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Spearhead, looking for Info

Discussion in 'General Discussion' started by NevadaSlots, Nov 9, 2018 at 11:16 AM.

  1. NevadaSlots

    NevadaSlots

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    Myself and some other folks are looking to make a descent of Spearhead Canyon in Zion before the end of the year. The last report of descent on the wide web was from the Latest Rave back in 2010. Any news of more recent descents? We have some concerns about entry rappel anchors (if bolts have been placed next to the sketchy tree?, we are prepared and experienced to bolt if that still shows itself as the best option) and if the exit chimney bolts and pitons are still in reasonable condition. I guess I'm just trying to calm a questioning mind, we will go on without any beta, but some would be helpful if its out there. Thanks
  2. Ram

    Ram

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    Here is the TR from the old Yahoo group, before Tom wrote the Rave you referenced. There is some additional information in there. The Yahoo group info, is archived on this site (Canyon Collective) too, for others, searching other things. Just an FYI
    http://canyoncollective.com/threads/tr-spearhead-canyon-oct-13-14-2010.15962/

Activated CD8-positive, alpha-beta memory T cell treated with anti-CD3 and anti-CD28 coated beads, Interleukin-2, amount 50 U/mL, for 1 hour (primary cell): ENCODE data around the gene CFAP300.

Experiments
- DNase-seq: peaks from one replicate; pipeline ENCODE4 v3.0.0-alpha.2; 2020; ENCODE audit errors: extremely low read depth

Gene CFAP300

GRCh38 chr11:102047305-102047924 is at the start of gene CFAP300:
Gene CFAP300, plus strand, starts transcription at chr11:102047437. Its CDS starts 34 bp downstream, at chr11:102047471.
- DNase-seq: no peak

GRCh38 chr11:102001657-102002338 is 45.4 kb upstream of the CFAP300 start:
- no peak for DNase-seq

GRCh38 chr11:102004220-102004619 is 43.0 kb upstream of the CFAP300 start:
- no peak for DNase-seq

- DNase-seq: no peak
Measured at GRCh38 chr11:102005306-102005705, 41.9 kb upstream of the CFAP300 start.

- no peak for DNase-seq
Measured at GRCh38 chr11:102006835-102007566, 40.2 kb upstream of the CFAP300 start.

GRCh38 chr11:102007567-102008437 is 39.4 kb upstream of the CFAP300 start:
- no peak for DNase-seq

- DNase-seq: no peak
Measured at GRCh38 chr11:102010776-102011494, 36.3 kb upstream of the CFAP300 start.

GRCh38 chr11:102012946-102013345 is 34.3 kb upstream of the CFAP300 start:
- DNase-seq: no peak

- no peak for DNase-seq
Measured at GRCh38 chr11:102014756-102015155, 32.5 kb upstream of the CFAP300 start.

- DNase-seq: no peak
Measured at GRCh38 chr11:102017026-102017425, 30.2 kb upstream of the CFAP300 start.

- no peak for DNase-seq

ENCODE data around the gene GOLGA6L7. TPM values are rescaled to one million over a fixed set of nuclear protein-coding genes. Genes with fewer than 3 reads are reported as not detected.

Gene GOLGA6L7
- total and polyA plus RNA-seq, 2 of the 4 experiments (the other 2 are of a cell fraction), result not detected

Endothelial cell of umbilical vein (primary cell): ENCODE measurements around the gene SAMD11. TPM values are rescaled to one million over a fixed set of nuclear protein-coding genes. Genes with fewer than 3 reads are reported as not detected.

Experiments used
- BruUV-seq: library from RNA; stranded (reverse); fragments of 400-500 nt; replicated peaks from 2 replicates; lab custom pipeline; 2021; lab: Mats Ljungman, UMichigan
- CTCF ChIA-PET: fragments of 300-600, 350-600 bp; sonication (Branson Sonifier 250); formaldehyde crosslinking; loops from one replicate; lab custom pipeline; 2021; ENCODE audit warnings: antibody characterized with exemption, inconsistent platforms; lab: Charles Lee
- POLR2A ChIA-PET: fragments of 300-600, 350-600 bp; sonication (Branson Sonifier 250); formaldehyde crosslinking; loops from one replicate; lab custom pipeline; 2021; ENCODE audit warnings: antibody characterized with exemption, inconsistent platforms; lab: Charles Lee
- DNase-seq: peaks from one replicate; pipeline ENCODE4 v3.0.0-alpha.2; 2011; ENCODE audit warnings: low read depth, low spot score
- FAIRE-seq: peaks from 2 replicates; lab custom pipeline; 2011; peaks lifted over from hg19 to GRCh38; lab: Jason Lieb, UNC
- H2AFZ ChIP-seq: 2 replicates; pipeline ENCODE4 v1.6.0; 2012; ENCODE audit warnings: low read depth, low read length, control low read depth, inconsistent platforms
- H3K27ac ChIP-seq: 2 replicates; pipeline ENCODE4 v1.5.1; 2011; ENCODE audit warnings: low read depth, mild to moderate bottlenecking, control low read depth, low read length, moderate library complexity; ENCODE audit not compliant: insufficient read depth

Here is the Rave that Nevada mentions, for all to glean.
    http://www.canyoneeringusa.com/rave/spearhead-canyon-zion-national-park/

    Thoughts.....if someone is fiddlestick proficient, then from the sound of it and my memory of it, one could work the places of low angles and ledges and add rope (in the right order), at appropriate places and work this big wall relatively easily. This sounds like great fun to me. Just remember to bring enough thin pull cord.

    This should be especially true, as the 300 footer worked for us, even with two anchors found at the bottom of the drop. While I am unsure that the 2 separate chunks of webbing found, did not come from the same tree (anchor) or two separate stations, it seems there is plenty of margin and options, as I recall the wall. By all means, carry a bolt kit, if you wish, as an emergency fall back, but from my sense of your skill set, you should not come close to needing it.

    Our friend Brendan (who is out now, exploring) did not tell us, that for years, that he carried a kit, in the bottom of his pack. He did not rob us of the sense that we were operating "without a net." We told him that we were glad for the extra conditioning he got from carrying all that dead weight.

    Safe passage and please report back. Love to hear about it. A lovely wilderness experience. Are you planning two days?
    R
  3. NevadaSlots

    NevadaSlots

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    Thanks for the info Ram, much appreciated. We are planning to do it in about 1 and 1/4 days, in one push. Fingers crossed we are fast enough to swing that. TR to come.
  4. Brian in SLC

    Brian in SLC Brian in SLC